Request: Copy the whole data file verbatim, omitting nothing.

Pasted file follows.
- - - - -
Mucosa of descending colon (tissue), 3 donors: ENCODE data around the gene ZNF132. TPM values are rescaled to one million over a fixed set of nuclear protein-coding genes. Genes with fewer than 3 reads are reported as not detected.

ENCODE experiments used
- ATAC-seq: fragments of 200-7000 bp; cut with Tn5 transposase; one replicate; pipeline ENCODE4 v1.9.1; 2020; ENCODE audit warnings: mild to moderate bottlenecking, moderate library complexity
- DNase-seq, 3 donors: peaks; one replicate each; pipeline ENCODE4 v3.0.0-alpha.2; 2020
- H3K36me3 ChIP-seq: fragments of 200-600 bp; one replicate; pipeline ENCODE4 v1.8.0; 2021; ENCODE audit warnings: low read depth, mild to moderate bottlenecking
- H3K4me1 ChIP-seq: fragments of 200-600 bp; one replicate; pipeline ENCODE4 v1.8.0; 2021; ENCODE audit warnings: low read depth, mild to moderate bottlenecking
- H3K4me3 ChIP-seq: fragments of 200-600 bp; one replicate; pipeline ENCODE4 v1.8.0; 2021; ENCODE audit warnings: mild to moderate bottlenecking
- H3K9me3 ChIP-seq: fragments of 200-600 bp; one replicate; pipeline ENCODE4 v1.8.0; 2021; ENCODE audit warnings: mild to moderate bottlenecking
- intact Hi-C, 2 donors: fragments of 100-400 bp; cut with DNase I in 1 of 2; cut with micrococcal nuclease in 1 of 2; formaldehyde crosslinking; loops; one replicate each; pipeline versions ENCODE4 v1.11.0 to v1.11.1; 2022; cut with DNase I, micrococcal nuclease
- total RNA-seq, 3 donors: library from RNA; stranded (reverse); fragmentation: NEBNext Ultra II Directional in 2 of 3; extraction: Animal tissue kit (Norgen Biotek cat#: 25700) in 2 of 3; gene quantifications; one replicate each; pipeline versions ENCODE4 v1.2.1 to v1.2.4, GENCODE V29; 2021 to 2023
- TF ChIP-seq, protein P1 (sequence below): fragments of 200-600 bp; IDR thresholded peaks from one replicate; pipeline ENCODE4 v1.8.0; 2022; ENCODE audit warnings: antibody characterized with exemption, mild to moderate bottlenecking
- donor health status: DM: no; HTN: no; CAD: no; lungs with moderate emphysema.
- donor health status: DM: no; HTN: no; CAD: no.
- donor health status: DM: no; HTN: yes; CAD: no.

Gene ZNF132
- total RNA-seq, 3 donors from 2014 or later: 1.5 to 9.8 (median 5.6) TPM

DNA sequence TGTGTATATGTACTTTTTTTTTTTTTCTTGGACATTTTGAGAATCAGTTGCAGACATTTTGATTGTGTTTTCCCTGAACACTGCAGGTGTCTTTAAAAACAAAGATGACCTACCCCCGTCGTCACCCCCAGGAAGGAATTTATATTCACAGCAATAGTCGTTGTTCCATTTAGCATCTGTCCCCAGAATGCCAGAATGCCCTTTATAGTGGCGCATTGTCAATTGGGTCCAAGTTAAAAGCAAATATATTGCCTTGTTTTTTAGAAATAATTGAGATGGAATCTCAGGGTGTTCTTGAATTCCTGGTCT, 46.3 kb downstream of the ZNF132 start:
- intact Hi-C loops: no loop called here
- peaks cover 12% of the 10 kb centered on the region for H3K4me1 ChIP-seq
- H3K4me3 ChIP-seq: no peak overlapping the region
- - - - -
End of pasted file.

Mucosa of descending colon (tissue), 3 donors: ENCODE data around the gene ZNF132. TPM values are rescaled to one million over a fixed set of nuclear protein-coding genes. Genes with fewer than 3 reads are reported as not detected.

ENCODE experiments used
- ATAC-seq: fragments of 200-7000 bp; cut with Tn5 transposase; one replicate; pipeline ENCODE4 v1.9.1; 2020; ENCODE audit warnings: mild to moderate bottlenecking, moderate library complexity
- DNase-seq, 3 donors: peaks; one replicate each; pipeline ENCODE4 v3.0.0-alpha.2; 2020
- H3K36me3 ChIP-seq: fragments of 200-600 bp; one replicate; pipeline ENCODE4 v1.8.0; 2021; ENCODE audit warnings: low read depth, mild to moderate bottlenecking
- H3K4me1 ChIP-seq: fragments of 200-600 bp; one replicate; pipeline ENCODE4 v1.8.0; 2021; ENCODE audit warnings: low read depth, mild to moderate bottlenecking
- H3K4me3 ChIP-seq: fragments of 200-600 bp; one replicate; pipeline ENCODE4 v1.8.0; 2021; ENCODE audit warnings: mild to moderate bottlenecking
- H3K9me3 ChIP-seq: fragments of 200-600 bp; one replicate; pipeline ENCODE4 v1.8.0; 2021; ENCODE audit warnings: mild to moderate bottlenecking
- intact Hi-C, 2 donors: fragments of 100-400 bp; cut with DNase I in 1 of 2; cut with micrococcal nuclease in 1 of 2; formaldehyde crosslinking; loops; one replicate each; pipeline versions ENCODE4 v1.11.0 to v1.11.1; 2022; cut with DNase I, micrococcal nuclease
- total RNA-seq, 3 donors: library from RNA; stranded (reverse); fragmentation: NEBNext Ultra II Directional in 2 of 3; extraction: Animal tissue kit (Norgen Biotek cat#: 25700) in 2 of 3; gene quantifications; one replicate each; pipeline versions ENCODE4 v1.2.1 to v1.2.4, GENCODE V29; 2021 to 2023
- TF ChIP-seq, protein P1 (sequence below): fragments of 200-600 bp; IDR thresholded peaks from one replicate; pipeline ENCODE4 v1.8.0; 2022; ENCODE audit warnings: antibody characterized with exemption, mild to moderate bottlenecking
- donor health status: DM: no; HTN: no; CAD: no; lungs with moderate emphysema.
- donor health status: DM: no; HTN: no; CAD: no.
- donor health status: DM: no; HTN: yes; CAD: no.

Gene ZNF132
- total RNA-seq, 3 donors from 2014 or later: 1.5 to 9.8 (median 5.6) TPM

DNA sequence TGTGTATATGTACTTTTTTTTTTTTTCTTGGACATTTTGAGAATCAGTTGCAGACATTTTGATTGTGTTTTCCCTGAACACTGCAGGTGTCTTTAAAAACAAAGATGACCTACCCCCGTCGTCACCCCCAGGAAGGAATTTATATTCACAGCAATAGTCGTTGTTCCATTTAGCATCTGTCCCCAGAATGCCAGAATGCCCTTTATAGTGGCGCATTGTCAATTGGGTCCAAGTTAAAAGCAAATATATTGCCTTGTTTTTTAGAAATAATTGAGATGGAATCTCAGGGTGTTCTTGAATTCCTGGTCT, 46.3 kb downstream of the ZNF132 start:
- intact Hi-C loops: no loop called here
- peaks cover 12% of the 10 kb centered on the region for H3K4me1 ChIP-seq
- H3K4me3 ChIP-seq: no peak overlapping the region